Insufficient time and temperature have a noticeable impact on the pore healing process, which caused the difference in Figure 3. At relatively low temperatures (1100-1150°C) densification was hindered and remained far from realization of the full potential density, with preservation of the increased volume fraction of pores (2.7–3.1%, Figures 3a,b). The pores heal with increasing temperature and sintering time (Figure 6), while their shape gradually transformed from an irregular shape (Figure 6A) to a spherical one with increased sintering (Figure 6B). The lowest porosity measured was 1.3% for the regime at 1250°C for 4 h.


Figure 6. Transformation of porosity in sintered Ti80 alloy depending on sintering temperature: (A) 1100°C 4 h and (B) 1250°C 4 h (SEM).

Irregular pore morphology (elongated with sharp corners) is detrimental to the mechanical properties. The locations with such pores become a weak area during loading and deformation. For achievement of high overall performance, residual pores with a spherical morphology and small size are preferable.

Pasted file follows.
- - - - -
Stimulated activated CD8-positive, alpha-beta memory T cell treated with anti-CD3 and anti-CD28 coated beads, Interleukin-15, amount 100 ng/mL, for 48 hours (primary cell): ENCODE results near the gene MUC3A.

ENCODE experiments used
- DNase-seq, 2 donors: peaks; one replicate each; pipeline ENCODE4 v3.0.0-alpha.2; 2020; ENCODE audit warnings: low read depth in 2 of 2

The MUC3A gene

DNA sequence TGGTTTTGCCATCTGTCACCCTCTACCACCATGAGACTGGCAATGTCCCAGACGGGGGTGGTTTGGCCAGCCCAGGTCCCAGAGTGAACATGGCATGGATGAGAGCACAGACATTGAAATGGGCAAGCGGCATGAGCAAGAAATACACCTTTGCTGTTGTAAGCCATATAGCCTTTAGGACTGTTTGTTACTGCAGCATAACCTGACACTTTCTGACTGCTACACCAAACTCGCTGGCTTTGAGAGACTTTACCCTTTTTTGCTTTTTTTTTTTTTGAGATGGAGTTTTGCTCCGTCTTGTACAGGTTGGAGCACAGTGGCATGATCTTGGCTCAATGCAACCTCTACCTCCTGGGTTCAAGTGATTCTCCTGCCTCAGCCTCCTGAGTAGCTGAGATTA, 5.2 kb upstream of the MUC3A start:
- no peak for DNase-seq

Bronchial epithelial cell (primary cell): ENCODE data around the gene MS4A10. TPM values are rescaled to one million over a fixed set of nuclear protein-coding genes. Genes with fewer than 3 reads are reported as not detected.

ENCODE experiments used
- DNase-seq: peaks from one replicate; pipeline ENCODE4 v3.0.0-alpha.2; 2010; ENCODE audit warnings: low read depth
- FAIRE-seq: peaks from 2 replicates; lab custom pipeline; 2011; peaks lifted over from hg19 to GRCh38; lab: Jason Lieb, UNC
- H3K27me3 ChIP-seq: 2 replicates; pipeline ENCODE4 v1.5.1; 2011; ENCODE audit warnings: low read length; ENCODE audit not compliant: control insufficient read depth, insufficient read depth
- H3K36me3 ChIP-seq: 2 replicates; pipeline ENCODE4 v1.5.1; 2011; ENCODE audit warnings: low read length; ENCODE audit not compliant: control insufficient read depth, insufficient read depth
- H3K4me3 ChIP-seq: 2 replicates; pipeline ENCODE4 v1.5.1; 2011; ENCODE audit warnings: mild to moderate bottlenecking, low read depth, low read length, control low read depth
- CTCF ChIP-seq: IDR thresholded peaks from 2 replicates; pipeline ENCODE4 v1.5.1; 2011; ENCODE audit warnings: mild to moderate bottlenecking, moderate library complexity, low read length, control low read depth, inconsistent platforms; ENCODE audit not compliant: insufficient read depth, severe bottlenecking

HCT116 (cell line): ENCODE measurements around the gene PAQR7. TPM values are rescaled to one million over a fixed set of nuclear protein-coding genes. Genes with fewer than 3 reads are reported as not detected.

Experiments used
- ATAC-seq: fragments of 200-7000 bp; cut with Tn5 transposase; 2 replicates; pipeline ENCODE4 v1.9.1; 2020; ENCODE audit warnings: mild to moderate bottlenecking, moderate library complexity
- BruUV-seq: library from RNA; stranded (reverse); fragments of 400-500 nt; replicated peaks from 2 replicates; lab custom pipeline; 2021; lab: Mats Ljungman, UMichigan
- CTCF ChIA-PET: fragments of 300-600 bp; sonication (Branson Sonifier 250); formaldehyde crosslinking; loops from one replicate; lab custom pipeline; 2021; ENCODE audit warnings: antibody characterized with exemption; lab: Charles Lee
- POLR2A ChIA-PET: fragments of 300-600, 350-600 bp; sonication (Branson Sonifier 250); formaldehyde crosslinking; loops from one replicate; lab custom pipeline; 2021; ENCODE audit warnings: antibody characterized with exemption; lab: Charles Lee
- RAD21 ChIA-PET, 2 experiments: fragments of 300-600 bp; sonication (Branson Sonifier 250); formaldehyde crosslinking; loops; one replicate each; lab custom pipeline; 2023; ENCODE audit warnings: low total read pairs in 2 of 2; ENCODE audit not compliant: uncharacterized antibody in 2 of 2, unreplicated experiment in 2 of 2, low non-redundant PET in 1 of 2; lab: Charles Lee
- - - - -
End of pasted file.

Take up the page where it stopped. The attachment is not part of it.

The non-linear dependence of the density growth (Figure 5) once more confirms the inability to achieve dense (poreless) structures with increased temperature and sintering time. The retardation of the densification process can be caused by gases trapped in the pores, while pore channels between the powder particles close. It should be noted that hydrogen emission from the titanium hydride powder and the emission of other volatile impurities usually takes place at relatively low temperatures (below ∼800°C) when the pore channels are not yet closed, thus, eliminating the noted negative effect on densification in present case. However, lengthening the sintering time or rise temperature would not effectively help the density, otherwise it would result in noticeably larger beta grain size, which is undesirable in most cases.